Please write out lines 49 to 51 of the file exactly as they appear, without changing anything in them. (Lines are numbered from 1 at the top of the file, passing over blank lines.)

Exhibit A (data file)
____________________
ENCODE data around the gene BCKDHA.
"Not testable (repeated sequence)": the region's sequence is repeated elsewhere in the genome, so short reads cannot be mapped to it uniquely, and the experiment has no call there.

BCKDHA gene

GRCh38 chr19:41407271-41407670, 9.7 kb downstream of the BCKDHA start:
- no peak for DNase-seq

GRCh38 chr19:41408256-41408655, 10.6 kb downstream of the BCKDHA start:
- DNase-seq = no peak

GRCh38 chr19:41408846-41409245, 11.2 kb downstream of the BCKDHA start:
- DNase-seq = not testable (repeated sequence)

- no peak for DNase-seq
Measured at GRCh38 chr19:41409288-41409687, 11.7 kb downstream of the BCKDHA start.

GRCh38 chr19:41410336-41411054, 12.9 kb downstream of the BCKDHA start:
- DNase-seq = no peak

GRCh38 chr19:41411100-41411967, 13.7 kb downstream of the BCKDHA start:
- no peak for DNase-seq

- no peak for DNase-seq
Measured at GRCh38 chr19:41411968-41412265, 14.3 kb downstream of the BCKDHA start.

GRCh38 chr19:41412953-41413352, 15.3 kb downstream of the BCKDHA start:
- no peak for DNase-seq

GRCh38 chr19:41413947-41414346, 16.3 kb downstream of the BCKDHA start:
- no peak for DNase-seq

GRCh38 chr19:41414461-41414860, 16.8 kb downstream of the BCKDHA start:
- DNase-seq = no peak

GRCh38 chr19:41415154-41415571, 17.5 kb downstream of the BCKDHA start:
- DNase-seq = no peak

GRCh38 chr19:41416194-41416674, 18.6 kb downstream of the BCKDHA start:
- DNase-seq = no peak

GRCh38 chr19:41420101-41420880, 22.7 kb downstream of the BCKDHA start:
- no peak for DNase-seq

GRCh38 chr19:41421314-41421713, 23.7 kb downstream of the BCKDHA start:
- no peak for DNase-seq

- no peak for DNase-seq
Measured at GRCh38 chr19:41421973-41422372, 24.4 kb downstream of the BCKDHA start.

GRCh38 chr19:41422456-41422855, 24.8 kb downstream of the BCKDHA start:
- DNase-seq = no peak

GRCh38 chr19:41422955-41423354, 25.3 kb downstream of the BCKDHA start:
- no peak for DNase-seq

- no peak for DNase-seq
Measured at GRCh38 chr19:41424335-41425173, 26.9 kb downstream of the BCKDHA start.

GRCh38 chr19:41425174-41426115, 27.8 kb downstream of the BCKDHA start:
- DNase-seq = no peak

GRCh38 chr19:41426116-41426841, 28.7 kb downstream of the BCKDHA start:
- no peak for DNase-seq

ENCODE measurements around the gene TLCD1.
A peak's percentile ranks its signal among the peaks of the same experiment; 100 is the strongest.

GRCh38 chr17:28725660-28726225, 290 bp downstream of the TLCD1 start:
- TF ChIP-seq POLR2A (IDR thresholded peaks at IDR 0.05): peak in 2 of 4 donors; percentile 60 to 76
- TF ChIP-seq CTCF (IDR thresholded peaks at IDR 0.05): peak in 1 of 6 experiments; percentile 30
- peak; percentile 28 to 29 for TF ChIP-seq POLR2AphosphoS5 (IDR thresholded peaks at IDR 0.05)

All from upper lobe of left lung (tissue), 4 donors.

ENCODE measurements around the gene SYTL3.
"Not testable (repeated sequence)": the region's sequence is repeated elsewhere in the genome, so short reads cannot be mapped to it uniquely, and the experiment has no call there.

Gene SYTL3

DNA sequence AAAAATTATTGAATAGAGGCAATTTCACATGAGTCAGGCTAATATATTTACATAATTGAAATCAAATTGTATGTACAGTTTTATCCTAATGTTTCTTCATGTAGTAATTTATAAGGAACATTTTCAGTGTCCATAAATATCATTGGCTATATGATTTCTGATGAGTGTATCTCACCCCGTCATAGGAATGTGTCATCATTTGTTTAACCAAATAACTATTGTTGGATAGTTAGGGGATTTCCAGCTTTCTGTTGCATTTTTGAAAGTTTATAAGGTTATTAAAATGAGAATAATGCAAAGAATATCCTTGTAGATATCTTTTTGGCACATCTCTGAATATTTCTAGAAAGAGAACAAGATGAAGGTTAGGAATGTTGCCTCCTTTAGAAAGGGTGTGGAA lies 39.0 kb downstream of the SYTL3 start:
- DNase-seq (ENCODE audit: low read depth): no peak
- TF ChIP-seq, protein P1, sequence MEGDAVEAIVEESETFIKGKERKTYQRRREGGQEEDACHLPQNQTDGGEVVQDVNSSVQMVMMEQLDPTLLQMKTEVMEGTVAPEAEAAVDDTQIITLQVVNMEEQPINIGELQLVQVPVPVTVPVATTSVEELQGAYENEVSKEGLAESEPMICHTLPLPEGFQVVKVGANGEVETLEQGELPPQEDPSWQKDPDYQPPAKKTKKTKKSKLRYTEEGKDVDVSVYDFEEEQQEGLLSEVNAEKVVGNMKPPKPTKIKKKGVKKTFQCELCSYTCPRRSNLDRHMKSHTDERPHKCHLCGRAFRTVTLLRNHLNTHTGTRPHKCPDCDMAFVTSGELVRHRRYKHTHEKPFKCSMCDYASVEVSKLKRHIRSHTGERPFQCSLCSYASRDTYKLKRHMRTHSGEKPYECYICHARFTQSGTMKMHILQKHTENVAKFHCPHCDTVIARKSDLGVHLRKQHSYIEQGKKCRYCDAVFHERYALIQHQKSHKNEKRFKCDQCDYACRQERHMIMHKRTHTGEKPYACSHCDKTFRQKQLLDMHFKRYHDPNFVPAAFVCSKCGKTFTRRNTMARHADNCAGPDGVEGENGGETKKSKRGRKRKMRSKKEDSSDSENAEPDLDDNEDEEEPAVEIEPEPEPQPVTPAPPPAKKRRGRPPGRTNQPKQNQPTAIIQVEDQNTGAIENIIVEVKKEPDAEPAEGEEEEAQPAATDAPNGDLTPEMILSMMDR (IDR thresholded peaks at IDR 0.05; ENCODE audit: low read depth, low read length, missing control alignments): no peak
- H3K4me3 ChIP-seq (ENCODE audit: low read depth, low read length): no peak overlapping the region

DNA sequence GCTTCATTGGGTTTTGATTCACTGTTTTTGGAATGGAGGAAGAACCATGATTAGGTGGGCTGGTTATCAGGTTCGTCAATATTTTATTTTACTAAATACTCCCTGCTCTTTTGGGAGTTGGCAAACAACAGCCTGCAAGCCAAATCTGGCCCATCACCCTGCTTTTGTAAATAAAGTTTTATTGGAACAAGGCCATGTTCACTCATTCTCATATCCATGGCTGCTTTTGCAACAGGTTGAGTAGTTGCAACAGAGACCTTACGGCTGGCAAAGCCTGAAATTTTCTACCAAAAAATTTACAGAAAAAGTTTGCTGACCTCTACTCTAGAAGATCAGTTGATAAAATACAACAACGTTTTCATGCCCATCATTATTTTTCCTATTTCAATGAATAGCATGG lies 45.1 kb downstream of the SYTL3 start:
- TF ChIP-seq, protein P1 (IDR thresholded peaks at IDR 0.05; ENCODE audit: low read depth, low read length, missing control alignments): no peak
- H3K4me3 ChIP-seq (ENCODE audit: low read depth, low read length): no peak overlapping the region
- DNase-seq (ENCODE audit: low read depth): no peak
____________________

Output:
- peak; percentile 28 to 29 for TF ChIP-seq POLR2AphosphoS5 (IDR thresholded peaks at IDR 0.05)

All from upper lobe of left lung (tissue), 4 donors.

ENCODE measurements around the gene SYTL3.